More than 300 Palestinian residents of the Gaza Strip have been killed and up to 1,000 wounded yet all the so-called leader of the free world, the US, can say is to request Israel to avoid civilian deaths. When Gaza is known to be one of the most heavily populated areas of the planet and more than half its population are under 18 such a comment is nothing more than lip service. This callous stance is a replay of that taken by Washington in 2006 when it patted Israel on the back as it slaughtered over 1,200 Lebanese innocents with "Made in America" weaponry.
Other nations, including France, Russia, and Britain have called for an immediate end to the violence. So has the UN Security Council. Jordanian deputies burnt the Israel flag in a special assembly and demanded the severing of diplomatic ties with its brutal neighbour. Syria has discontinued indirect peace talks in protest.

But as long as Israel is protected by the superpower's umbrella it remains deaf to all humanitarian pleas. In truth, thanks to the unconditional support of the US, Israel is the sole country on earth that is a law unto itself. It ignores the Fourth Geneva Convention, which disallows collective punishment and demands an occupying power must provide for the people it occupies, with impunity. It maintains a massive nuclear arsenal under a globally-recognised policy of nuclear ambiguity specific to Israel. In answer to those who dare to criticise it hides behind disingenuous shrieks of anti-Semitism.
Notwithstanding its chronic arrogance, over the last days Israel has managed a choreographed PR campaign in an effort to skew ordinary people's perceptions of its crimes. Turn on any news channel and you will find Israeli officials defending the massacre with "It's the Israeli government's duty to protect its citizens from rockets and mortars" or "We warned Hamas of the consequences of not renewing the ceasefire".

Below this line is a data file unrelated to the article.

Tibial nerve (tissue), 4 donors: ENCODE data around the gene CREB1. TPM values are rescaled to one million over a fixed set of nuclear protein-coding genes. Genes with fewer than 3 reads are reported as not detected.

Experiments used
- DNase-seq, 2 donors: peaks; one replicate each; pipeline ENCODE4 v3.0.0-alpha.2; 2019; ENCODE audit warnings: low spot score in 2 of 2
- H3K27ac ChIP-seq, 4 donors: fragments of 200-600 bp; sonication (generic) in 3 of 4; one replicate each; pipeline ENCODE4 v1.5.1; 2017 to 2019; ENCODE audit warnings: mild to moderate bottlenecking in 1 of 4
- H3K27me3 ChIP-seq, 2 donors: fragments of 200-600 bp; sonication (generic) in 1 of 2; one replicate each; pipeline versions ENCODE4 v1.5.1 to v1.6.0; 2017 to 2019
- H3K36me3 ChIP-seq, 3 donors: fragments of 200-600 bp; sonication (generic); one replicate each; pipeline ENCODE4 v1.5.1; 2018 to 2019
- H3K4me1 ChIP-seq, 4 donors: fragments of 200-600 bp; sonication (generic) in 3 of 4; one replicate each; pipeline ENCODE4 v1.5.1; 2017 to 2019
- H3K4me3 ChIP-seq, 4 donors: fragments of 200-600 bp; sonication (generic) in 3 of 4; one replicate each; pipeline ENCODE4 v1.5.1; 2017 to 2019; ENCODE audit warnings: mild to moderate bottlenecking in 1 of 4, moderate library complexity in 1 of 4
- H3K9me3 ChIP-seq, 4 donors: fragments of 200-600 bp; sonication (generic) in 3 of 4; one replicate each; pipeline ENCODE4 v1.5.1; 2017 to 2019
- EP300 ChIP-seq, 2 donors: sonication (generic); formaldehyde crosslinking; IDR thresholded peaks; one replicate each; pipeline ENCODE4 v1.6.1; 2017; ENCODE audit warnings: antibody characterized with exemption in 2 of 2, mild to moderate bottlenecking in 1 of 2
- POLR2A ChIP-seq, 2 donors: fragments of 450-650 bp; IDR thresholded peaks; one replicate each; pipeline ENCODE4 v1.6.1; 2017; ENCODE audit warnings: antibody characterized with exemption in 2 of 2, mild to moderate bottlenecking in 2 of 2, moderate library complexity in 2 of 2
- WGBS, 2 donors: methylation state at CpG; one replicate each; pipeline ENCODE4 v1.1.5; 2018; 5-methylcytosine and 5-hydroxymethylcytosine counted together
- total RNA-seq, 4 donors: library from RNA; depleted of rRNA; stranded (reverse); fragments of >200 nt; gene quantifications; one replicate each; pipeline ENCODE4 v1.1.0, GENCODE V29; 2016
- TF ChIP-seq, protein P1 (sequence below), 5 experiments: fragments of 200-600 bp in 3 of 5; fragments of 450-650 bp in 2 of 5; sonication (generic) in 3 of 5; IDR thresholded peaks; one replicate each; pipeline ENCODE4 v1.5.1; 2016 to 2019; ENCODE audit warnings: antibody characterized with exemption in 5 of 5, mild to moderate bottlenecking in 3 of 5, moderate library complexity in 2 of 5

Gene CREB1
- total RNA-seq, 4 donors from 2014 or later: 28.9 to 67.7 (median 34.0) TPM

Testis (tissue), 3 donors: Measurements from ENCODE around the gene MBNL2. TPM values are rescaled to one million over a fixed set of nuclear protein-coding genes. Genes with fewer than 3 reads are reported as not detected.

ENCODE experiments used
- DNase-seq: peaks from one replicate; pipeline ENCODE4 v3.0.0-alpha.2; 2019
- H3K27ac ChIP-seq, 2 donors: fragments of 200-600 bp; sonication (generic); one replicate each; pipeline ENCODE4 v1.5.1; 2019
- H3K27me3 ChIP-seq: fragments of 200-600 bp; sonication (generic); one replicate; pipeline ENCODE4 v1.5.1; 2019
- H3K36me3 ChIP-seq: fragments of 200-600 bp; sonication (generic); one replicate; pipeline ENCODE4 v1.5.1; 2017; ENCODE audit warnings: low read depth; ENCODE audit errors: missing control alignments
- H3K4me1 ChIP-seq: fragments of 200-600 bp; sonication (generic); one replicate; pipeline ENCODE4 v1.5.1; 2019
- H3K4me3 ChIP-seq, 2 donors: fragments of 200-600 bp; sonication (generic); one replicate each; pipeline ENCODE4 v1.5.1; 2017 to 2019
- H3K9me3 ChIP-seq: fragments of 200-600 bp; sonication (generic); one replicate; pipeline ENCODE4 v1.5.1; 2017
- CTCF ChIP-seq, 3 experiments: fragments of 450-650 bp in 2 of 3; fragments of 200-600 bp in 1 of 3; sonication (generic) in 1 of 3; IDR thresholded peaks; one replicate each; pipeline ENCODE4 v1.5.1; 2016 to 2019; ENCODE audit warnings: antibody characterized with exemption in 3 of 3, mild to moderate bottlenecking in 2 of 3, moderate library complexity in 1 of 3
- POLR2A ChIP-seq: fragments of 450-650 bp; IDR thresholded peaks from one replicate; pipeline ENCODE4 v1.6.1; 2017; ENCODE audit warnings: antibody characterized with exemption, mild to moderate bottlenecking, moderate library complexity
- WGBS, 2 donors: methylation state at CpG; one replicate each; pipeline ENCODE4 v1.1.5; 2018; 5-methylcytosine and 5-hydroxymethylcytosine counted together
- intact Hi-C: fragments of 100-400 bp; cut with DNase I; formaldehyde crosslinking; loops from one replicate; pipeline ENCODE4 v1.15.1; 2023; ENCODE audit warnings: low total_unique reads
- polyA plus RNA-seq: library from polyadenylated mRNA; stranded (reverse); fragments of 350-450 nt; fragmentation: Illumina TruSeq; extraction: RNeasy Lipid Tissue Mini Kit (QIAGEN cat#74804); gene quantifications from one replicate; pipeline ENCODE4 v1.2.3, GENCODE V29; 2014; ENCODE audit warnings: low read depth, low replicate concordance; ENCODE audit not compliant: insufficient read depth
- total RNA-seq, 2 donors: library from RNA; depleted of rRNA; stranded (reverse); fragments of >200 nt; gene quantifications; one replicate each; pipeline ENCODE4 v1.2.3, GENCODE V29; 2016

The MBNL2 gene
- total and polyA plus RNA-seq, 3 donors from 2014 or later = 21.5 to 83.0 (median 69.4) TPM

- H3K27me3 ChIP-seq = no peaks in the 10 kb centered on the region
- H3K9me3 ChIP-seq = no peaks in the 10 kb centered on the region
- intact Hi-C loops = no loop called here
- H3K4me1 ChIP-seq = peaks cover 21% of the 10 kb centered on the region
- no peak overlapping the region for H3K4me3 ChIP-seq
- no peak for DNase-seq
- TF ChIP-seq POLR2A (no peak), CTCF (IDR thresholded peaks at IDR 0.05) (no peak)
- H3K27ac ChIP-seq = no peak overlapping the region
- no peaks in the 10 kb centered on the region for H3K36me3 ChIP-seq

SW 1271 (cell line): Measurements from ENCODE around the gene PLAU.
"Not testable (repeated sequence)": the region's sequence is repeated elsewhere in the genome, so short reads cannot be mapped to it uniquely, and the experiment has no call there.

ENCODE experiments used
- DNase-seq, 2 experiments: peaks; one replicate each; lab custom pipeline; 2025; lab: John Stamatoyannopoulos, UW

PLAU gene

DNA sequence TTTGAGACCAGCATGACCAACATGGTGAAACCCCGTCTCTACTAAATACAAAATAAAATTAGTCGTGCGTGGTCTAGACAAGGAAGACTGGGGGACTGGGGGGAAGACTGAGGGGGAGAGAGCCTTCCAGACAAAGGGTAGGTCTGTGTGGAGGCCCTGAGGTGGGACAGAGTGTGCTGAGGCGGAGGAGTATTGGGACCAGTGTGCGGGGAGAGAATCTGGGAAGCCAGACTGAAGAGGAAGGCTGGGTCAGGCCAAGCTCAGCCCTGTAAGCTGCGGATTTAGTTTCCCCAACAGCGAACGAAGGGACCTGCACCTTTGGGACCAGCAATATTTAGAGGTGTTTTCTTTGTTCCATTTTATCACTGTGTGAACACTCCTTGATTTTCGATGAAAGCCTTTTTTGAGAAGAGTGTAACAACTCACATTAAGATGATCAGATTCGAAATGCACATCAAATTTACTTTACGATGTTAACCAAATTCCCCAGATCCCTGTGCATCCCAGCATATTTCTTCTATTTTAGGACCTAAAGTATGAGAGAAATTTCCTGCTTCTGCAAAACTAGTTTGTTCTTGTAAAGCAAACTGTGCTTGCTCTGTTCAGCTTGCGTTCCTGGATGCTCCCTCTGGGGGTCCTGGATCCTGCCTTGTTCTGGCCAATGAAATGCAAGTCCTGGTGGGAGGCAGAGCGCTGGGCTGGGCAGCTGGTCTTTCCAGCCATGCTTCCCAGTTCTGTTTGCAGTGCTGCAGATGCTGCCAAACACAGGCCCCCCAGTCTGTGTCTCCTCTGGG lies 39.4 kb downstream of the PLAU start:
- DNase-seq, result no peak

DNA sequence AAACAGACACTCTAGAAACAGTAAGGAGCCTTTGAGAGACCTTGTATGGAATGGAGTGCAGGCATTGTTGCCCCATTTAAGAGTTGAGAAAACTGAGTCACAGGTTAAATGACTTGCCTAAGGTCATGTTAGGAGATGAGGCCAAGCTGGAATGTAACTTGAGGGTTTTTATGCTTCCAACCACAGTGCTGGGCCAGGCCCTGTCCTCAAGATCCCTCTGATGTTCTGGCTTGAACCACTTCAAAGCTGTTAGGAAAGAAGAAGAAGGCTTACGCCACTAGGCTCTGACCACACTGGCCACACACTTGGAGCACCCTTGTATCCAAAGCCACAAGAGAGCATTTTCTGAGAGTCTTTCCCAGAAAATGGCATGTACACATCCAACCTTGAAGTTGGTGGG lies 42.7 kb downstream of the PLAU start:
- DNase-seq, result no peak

Political vacuum
They avoid admitting how many Israelis have died due to those crude weapons that mostly land on sand and neglect to explain that Hamas refused a new ceasefire because of Israel's total blockade that has left 1.5 million Gazans without food, fuel and medicine.
Many commentators believe this offensive was planned long ago with the moment carefully chosen to coincide with a virtual political vacuum in Washington during the Bush administration's last days. After all, Obama's Middle East policies are still unknown. Its orchestrators were particularly devious, opening Israel's cargo crossings into Gaza on Friday as a message to the people of Gaza that they were not Israel's enemy. Hours later, they launched their surprise attack.

As I write, Israeli tanks are massing at the border of Gaza and 6,500 IDF reservists have been called up while the Israeli Defence Minister Ehud Barak warns his country may opt for a full-scale invasion. What are they up to?
They are out to break the Palestinian resistance and the people's spirit so that when they eventually decide to sit down at the peace table in a serious manner the Palestinians will accept any scraps thrown their way. But this is a strategy that will not work because their victims are heroic. The more they suffer, the more injustice they experience, the more they will rally around their cause. Hamas is likely to emerge from this crisis more popular than ever before.
An emergency summit of Arab League foreign ministers is scheduled but judging from the League's record, we shouldn't expect anything except a condemnatory statement. This body is known for its inability to agree and for its inaction. Such apathy is a tragedy reflecting a disconnection between certain leaderships and the will of their outraged people.
If the Arab world wanted to make a difference, Egypt and Jordan should threaten the cessation of their respective peace and industrial (QIZ) agreements with Israel. Both countries should open their borders to Palestinians and expel Israeli diplomats. Egypt should stop supplying Israel with cheap gas. These steps are the very least Arabs can do under their moral imperative to help their Palestinian brothers desperately crying out for help.
Make no mistake! This isn't an assault on Hamas but an attack on Palestinian lives, hopes and aspirations. While the international community turns the other cheek the ball rests with Arab governments. Let's hope, however futile that might turn out to be, that this time they will finally pick it up and run with it.